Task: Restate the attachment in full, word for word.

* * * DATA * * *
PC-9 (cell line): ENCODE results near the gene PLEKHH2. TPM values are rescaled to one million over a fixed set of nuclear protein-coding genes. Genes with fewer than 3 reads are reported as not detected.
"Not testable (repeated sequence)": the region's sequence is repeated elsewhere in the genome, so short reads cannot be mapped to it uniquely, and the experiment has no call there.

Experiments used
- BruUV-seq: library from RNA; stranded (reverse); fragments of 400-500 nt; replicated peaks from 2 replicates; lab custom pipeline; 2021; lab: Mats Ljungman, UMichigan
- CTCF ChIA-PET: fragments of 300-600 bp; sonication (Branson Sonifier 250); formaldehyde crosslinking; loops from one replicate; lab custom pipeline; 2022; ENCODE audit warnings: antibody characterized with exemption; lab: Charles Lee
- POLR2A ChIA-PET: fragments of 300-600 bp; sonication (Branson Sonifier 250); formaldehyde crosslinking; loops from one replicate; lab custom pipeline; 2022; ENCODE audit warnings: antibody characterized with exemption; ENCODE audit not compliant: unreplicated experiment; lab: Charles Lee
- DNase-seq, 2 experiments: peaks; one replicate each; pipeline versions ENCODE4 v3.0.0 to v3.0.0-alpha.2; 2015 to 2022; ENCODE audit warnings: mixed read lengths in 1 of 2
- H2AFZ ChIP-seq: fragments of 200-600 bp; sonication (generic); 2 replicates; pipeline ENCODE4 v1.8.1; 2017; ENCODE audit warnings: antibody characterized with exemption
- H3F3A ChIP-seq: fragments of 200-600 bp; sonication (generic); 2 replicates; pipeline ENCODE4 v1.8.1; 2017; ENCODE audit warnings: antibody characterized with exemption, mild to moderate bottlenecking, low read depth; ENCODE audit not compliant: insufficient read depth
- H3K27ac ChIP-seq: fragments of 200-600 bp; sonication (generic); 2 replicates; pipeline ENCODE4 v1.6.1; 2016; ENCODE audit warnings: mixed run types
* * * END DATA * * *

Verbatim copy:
PC-9 (cell line): ENCODE results near the gene PLEKHH2. TPM values are rescaled to one million over a fixed set of nuclear protein-coding genes. Genes with fewer than 3 reads are reported as not detected.
"Not testable (repeated sequence)": the region's sequence is repeated elsewhere in the genome, so short reads cannot be mapped to it uniquely, and the experiment has no call there.

Experiments used
- BruUV-seq: library from RNA; stranded (reverse); fragments of 400-500 nt; replicated peaks from 2 replicates; lab custom pipeline; 2021; lab: Mats Ljungman, UMichigan
- CTCF ChIA-PET: fragments of 300-600 bp; sonication (Branson Sonifier 250); formaldehyde crosslinking; loops from one replicate; lab custom pipeline; 2022; ENCODE audit warnings: antibody characterized with exemption; lab: Charles Lee
- POLR2A ChIA-PET: fragments of 300-600 bp; sonication (Branson Sonifier 250); formaldehyde crosslinking; loops from one replicate; lab custom pipeline; 2022; ENCODE audit warnings: antibody characterized with exemption; ENCODE audit not compliant: unreplicated experiment; lab: Charles Lee
- DNase-seq, 2 experiments: peaks; one replicate each; pipeline versions ENCODE4 v3.0.0 to v3.0.0-alpha.2; 2015 to 2022; ENCODE audit warnings: mixed read lengths in 1 of 2
- H2AFZ ChIP-seq: fragments of 200-600 bp; sonication (generic); 2 replicates; pipeline ENCODE4 v1.8.1; 2017; ENCODE audit warnings: antibody characterized with exemption
- H3F3A ChIP-seq: fragments of 200-600 bp; sonication (generic); 2 replicates; pipeline ENCODE4 v1.8.1; 2017; ENCODE audit warnings: antibody characterized with exemption, mild to moderate bottlenecking, low read depth; ENCODE audit not compliant: insufficient read depth
- H3K27ac ChIP-seq: fragments of 200-600 bp; sonication (generic); 2 replicates; pipeline ENCODE4 v1.6.1; 2016; ENCODE audit warnings: mixed run types